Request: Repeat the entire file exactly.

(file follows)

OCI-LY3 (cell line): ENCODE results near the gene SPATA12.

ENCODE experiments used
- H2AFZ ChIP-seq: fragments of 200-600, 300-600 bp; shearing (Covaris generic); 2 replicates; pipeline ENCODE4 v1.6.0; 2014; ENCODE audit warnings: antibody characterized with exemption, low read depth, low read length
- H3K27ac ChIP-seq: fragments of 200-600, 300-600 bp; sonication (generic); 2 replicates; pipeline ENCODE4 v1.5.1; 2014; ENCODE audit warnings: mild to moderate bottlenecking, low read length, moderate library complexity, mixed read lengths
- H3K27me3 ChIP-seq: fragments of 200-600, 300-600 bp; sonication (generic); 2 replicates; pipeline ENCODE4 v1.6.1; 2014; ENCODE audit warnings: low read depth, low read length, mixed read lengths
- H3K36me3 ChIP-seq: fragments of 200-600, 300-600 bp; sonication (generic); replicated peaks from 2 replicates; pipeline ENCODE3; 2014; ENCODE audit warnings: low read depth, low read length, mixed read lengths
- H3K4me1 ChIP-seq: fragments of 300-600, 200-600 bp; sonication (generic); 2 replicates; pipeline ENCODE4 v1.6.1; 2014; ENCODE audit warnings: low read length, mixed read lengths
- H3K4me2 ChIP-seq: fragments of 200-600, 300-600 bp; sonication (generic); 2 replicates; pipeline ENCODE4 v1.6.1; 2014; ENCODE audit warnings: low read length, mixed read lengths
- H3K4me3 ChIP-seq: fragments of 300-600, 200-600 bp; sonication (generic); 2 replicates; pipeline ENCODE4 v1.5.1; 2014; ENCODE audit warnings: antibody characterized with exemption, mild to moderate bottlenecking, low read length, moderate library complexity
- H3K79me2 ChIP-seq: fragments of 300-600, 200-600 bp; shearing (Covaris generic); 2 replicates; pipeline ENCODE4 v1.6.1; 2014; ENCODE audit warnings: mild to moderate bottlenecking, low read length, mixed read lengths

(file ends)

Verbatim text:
OCI-LY3 (cell line): ENCODE results near the gene SPATA12.

ENCODE experiments used
- H2AFZ ChIP-seq: fragments of 200-600, 300-600 bp; shearing (Covaris generic); 2 replicates; pipeline ENCODE4 v1.6.0; 2014; ENCODE audit warnings: antibody characterized with exemption, low read depth, low read length
- H3K27ac ChIP-seq: fragments of 200-600, 300-600 bp; sonication (generic); 2 replicates; pipeline ENCODE4 v1.5.1; 2014; ENCODE audit warnings: mild to moderate bottlenecking, low read length, moderate library complexity, mixed read lengths
- H3K27me3 ChIP-seq: fragments of 200-600, 300-600 bp; sonication (generic); 2 replicates; pipeline ENCODE4 v1.6.1; 2014; ENCODE audit warnings: low read depth, low read length, mixed read lengths
- H3K36me3 ChIP-seq: fragments of 200-600, 300-600 bp; sonication (generic); replicated peaks from 2 replicates; pipeline ENCODE3; 2014; ENCODE audit warnings: low read depth, low read length, mixed read lengths
- H3K4me1 ChIP-seq: fragments of 300-600, 200-600 bp; sonication (generic); 2 replicates; pipeline ENCODE4 v1.6.1; 2014; ENCODE audit warnings: low read length, mixed read lengths
- H3K4me2 ChIP-seq: fragments of 200-600, 300-600 bp; sonication (generic); 2 replicates; pipeline ENCODE4 v1.6.1; 2014; ENCODE audit warnings: low read length, mixed read lengths
- H3K4me3 ChIP-seq: fragments of 300-600, 200-600 bp; sonication (generic); 2 replicates; pipeline ENCODE4 v1.5.1; 2014; ENCODE audit warnings: antibody characterized with exemption, mild to moderate bottlenecking, low read length, moderate library complexity
- H3K79me2 ChIP-seq: fragments of 300-600, 200-600 bp; shearing (Covaris generic); 2 replicates; pipeline ENCODE4 v1.6.1; 2014; ENCODE audit warnings: mild to moderate bottlenecking, low read length, mixed read lengths